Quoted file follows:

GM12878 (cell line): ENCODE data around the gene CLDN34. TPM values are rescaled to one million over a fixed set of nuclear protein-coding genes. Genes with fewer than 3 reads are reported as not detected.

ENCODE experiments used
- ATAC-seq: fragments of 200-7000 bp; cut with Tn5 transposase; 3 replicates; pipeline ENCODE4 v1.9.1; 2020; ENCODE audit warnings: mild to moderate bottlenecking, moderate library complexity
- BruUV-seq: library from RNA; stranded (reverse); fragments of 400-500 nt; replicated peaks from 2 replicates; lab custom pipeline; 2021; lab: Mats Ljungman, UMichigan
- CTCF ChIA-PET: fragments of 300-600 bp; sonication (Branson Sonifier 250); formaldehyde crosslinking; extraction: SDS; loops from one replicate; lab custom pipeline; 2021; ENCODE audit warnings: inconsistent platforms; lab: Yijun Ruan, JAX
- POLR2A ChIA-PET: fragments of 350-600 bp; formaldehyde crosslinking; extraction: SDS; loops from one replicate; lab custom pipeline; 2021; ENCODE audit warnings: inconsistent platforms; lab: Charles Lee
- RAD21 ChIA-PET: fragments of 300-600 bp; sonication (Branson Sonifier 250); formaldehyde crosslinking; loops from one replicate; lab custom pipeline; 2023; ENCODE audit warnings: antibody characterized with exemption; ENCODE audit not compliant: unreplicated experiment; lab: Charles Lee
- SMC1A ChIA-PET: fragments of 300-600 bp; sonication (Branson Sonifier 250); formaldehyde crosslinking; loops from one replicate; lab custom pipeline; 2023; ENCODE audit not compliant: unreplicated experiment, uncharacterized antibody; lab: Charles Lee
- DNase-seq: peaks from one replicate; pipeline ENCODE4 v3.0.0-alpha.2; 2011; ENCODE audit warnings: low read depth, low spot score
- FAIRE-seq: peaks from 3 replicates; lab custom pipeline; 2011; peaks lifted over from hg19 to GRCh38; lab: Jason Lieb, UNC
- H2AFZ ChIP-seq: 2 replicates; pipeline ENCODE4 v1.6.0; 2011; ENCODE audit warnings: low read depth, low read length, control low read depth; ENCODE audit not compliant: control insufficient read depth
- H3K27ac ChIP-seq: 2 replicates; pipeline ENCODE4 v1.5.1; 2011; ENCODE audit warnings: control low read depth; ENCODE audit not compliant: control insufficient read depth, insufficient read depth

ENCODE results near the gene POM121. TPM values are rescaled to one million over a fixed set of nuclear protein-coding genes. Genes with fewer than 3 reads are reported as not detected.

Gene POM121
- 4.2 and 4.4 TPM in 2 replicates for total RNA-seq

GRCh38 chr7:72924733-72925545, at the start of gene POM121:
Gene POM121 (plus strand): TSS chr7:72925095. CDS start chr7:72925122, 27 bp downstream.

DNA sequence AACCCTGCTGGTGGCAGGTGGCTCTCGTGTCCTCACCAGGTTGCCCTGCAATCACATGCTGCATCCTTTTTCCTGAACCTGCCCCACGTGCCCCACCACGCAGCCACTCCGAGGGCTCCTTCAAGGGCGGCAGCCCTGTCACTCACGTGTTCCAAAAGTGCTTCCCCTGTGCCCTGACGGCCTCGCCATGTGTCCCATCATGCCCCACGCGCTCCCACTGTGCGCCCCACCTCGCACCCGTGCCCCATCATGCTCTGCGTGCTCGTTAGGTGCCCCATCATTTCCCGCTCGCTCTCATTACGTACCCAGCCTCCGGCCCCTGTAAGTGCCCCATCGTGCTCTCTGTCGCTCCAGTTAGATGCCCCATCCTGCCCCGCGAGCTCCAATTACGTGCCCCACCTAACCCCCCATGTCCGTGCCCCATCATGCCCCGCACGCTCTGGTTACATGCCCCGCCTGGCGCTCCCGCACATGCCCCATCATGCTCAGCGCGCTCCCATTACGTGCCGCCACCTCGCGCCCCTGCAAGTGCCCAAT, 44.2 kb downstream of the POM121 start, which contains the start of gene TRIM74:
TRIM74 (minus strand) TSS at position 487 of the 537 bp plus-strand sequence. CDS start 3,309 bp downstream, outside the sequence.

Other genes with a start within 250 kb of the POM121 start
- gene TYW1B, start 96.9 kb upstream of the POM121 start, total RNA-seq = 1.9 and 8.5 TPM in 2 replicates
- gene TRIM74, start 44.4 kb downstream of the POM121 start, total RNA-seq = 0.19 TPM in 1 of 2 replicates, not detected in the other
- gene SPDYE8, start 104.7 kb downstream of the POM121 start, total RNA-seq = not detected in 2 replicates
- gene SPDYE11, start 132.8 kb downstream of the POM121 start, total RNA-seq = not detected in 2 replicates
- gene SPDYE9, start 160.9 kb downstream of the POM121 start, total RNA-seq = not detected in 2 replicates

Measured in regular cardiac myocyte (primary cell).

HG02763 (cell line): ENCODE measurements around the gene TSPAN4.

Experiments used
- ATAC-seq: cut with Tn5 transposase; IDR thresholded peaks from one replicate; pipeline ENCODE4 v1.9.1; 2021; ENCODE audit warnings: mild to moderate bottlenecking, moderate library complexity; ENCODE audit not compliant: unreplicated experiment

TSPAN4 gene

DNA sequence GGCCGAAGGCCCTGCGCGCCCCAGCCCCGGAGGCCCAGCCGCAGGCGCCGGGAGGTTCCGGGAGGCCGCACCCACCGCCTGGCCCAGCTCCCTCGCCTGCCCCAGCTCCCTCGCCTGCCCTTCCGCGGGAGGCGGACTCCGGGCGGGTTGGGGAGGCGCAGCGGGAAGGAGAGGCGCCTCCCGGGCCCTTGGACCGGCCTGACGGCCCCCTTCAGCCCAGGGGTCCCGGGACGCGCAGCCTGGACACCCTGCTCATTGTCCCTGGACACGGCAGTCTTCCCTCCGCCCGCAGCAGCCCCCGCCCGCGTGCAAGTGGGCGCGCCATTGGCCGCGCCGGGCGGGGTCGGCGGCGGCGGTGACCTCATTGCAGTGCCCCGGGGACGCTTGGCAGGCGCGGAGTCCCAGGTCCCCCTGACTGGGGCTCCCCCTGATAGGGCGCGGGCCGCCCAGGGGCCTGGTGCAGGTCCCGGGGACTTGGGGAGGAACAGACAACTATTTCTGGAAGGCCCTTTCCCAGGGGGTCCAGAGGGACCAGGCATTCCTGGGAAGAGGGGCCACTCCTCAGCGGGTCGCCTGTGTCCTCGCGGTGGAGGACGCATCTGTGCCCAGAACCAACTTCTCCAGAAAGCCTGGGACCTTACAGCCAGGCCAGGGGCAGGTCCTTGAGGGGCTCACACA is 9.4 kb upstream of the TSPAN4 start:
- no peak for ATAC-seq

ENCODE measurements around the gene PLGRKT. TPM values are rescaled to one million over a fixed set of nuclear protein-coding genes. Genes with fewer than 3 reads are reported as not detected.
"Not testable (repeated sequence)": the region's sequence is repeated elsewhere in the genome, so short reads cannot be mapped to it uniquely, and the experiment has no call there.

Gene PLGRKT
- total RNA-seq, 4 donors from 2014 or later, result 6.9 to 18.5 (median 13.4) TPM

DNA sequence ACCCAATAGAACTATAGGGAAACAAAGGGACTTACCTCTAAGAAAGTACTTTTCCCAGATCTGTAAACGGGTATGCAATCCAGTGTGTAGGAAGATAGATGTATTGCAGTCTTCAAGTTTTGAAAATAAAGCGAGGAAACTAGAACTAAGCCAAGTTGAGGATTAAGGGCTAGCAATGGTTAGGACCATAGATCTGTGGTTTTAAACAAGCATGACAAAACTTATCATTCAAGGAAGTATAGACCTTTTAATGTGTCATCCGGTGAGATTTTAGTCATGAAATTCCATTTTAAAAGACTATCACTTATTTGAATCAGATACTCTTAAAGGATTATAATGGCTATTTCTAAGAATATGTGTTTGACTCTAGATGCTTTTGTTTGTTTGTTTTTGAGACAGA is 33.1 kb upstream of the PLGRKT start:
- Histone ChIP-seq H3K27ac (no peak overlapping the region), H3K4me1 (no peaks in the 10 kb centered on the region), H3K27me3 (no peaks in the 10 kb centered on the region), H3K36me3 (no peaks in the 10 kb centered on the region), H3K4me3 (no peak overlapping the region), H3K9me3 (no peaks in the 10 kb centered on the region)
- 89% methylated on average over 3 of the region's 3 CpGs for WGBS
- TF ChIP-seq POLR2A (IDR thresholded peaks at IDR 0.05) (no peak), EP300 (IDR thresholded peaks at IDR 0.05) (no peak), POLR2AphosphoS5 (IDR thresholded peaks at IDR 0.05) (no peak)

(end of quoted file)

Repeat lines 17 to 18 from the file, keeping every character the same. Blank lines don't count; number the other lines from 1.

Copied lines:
Gene POM121 (plus strand): TSS chr7:72925095. CDS start chr7:72925122, 27 bp downstream.

DNA sequence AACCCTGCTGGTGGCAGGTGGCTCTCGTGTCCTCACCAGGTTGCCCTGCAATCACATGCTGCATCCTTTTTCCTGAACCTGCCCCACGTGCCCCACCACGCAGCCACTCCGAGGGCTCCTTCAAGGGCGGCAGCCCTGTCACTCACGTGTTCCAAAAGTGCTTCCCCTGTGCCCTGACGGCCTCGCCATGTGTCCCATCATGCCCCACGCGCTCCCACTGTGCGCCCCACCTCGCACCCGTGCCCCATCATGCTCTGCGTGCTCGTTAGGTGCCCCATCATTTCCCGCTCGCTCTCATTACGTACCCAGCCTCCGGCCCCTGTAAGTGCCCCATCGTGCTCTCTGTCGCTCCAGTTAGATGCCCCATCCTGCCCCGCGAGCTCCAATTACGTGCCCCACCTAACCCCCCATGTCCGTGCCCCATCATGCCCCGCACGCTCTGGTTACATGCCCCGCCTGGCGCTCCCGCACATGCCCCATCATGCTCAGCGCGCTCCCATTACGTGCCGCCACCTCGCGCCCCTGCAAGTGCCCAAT, 44.2 kb downstream of the POM121 start, which contains the start of gene TRIM74: